Question Detail

Student Teaching 6th grade -

Jun 25, 2014 11:47am

I would like to implement a reading program similar to Donlyn Miller's reading program from the "Book Whisperer" during the spring semester of a 6th grade classroom. I would have about two months to have the students read a specific amount of books. So, how many books should I ask a 6th grader to read in two months? I was thinking 12 and 6 of the 12 books would needed to be nonfiction. I'd give them outlines of the genre for each book, but they could read whatever book they find in the school library, the classroom library, or from my collection. Is this doable? I will only be student teaching in 6th grade starting in March 2015 through the end of the school year. Thank you.

FYI: 6th grade class, all day in an Elementary School.

  • Arts / English Language Arts / Math / Science / Social Studies / Technology
  • 6
  • Engagement / English Language Learners / Planning / Special Education


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    • Jun 25, 2014 12:08pm

      Do you know anything about the demographics of the school where you'll be teaching? I haven't taught 6th--but have taught 7th. Unless you're talking about very short books, I cannot imagine them reading 12 books in 2 months. When I taught 7th grade, we had a guideline for books to be at least 100 pages. I'd estimate most of the students could/would read 10-15 pages a day. I'd say the max number of books they could read in two months would be 6.

      • Jun 26, 2014 2:23pm

        Consider first your objectives for this assignment and don't change the routine too much from their regular teacher.

        My students read books based on the # of AR (Accelerated Reading) points. In one trimester, students were required to read 7 points or higher, about 2 or more books depending on their reading levels. Another teacher's requirements were a total of 12 points, about 3-4 books, again depending on reading level. Other requirements were reading level and # of pages (<100 pages> Some high-level books are close to that or even below in some cases. Remember, students these days have lots of after school commitments, so present a lesson in organizing their time for home reading. Above all, you want to encourage a love of reading whether non-fiction or fiction.

        I chose points over books because I could monitor more closely the levels they were choosing.

        Create a competition between groups or individuals (or both) based on # of pages read, # of books read, etc. Create a thermometer or other fun type of tracking for each group and update each day/week.

        Consider book talks as an assessment. Book talks can be whole-class or small group and help students to develop their speaking and listening. In small groups, listeners could complete rubrics and ask questions.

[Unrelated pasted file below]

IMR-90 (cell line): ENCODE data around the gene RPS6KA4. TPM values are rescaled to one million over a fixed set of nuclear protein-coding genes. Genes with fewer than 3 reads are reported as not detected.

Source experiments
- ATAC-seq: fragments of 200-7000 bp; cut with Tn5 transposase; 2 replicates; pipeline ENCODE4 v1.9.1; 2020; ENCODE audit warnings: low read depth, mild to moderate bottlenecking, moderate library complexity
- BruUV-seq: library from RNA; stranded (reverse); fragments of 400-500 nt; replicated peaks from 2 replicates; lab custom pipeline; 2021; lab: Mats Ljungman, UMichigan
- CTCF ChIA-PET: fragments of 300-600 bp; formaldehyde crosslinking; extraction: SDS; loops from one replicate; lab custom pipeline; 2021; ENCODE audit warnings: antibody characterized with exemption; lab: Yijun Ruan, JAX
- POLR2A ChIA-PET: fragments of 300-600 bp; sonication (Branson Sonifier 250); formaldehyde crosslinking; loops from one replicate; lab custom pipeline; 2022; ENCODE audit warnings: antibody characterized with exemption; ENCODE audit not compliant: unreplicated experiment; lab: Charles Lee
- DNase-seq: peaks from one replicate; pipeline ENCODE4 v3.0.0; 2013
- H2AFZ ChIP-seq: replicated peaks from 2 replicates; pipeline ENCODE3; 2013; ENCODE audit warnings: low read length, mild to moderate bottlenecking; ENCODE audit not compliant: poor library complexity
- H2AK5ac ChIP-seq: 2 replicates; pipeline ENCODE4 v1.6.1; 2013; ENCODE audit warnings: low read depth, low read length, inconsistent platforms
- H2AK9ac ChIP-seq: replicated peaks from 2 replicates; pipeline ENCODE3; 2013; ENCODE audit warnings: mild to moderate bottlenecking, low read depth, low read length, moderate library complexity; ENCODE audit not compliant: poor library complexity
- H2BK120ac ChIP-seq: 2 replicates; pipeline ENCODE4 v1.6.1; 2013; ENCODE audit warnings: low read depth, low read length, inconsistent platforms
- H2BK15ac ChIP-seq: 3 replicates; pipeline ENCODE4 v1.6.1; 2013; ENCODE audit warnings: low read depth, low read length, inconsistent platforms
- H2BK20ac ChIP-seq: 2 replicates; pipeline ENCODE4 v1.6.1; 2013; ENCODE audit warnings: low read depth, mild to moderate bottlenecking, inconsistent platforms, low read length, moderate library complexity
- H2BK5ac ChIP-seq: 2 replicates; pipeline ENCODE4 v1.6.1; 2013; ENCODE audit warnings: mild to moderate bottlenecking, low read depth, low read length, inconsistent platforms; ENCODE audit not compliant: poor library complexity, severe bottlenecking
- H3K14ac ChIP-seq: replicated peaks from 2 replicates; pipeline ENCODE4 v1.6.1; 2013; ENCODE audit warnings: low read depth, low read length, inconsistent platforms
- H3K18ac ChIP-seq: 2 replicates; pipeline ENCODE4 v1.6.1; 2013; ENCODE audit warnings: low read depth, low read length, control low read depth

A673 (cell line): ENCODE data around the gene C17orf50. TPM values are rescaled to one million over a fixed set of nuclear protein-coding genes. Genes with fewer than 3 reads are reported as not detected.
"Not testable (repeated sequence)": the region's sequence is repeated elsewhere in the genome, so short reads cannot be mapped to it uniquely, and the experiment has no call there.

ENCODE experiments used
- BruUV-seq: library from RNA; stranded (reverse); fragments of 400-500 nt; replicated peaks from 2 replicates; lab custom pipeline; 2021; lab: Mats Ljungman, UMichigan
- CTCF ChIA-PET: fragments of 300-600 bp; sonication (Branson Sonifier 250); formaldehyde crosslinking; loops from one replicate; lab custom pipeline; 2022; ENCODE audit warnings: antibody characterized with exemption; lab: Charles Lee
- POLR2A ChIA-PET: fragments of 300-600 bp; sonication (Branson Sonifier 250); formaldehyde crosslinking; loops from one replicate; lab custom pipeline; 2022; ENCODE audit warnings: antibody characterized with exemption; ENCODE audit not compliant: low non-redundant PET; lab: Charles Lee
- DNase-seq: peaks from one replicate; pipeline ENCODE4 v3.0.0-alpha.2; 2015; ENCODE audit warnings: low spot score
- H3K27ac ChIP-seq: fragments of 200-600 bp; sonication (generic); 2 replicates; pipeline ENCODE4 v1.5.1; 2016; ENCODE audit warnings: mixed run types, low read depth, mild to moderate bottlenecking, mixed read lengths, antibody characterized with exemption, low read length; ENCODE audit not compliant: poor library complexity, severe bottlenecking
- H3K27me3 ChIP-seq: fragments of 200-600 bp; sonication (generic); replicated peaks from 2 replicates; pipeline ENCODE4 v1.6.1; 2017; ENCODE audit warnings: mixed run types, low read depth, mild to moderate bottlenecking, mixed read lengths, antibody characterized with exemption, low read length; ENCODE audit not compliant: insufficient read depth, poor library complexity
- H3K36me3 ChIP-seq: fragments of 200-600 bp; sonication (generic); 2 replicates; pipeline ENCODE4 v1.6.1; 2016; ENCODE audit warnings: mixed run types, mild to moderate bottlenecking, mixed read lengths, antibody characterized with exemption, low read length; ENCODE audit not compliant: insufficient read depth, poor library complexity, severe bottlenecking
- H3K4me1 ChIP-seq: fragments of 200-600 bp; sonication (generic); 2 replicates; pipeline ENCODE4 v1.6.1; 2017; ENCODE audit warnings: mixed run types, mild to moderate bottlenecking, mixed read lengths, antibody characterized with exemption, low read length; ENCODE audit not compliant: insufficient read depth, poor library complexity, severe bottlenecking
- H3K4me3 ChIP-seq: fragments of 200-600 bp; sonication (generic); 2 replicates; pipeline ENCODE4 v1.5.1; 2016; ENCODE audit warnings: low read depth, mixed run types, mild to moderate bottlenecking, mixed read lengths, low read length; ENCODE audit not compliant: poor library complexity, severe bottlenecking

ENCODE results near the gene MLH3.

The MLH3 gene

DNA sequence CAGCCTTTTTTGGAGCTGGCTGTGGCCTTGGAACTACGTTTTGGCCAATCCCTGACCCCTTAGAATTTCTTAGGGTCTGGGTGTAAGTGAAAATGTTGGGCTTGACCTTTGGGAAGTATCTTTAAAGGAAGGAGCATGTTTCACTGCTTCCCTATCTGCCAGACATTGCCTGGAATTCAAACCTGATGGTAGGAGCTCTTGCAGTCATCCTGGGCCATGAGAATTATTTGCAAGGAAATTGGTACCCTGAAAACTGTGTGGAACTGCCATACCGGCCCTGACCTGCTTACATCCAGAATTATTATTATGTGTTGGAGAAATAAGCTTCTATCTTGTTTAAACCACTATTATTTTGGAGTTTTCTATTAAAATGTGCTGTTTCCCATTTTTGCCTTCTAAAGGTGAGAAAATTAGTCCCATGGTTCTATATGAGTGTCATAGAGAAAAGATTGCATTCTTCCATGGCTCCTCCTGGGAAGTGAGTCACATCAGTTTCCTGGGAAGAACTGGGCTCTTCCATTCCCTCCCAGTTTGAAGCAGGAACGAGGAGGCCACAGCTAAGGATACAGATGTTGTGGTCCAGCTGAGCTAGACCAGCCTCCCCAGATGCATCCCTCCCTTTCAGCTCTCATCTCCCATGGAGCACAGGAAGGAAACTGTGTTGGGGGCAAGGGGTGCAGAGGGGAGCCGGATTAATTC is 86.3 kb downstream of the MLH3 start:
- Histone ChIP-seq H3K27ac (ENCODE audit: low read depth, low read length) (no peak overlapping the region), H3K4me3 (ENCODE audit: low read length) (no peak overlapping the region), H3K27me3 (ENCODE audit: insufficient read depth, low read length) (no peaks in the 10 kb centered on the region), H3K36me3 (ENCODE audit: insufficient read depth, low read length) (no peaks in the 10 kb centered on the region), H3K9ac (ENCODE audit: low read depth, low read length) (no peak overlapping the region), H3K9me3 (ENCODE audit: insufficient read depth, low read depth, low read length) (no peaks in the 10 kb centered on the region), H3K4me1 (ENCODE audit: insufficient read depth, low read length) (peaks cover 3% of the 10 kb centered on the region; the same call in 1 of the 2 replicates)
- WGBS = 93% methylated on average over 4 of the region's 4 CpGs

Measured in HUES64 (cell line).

Whatever you decide, be sure to assign daily reading each day in class. You can use this time to listen to specific readers, check comprehension, or just check in with what they are reading.


        • Jul 1, 2014 5:52am

          Hi Anna-

          Before deciding on the number, it may be helpful to reflect on why the students will be reading. Are there specific standards you'll be focusing on? A number of books may not be as important as the types of books or the specific standards/strategies you'd like students to work toward while they are reading. For example, a voracious reader may choose a book that's over 500 pages, while another student may be reluctant or slow at processing, and therefore be reading a novella at 100 pages. It would be difficult to compare these texts - so it may be important to set out to have students work on different skills or strategies and they can work at their own pace to engage in reading that is important to them without having to cross a certain number of books off a list. I love the idea in theory, but for some students, the quantity may be a barrier to delving into quality literature. Also, will audio books be an option?

          Just some things to consider. (:


          • Jul 3, 2014 12:17pm

            Do you know the students' reading levels? What their reading history is? Do you have any English Language Learners? Special Education students? The best way to get students to read is to try to follow their interests... And you need to know a lot about the students in order to meet their needs. There are some lovely books out there on reading workshop. I'd be hesitant to set a number without knowing your students. The first thing I'd do is to do a reading profile so you learn about each of your students. Establish the units you'll teach. Make connections to your students and your interests. If you're all about the numbers, you won't be growing book lovers, you'll be raising students who check things off...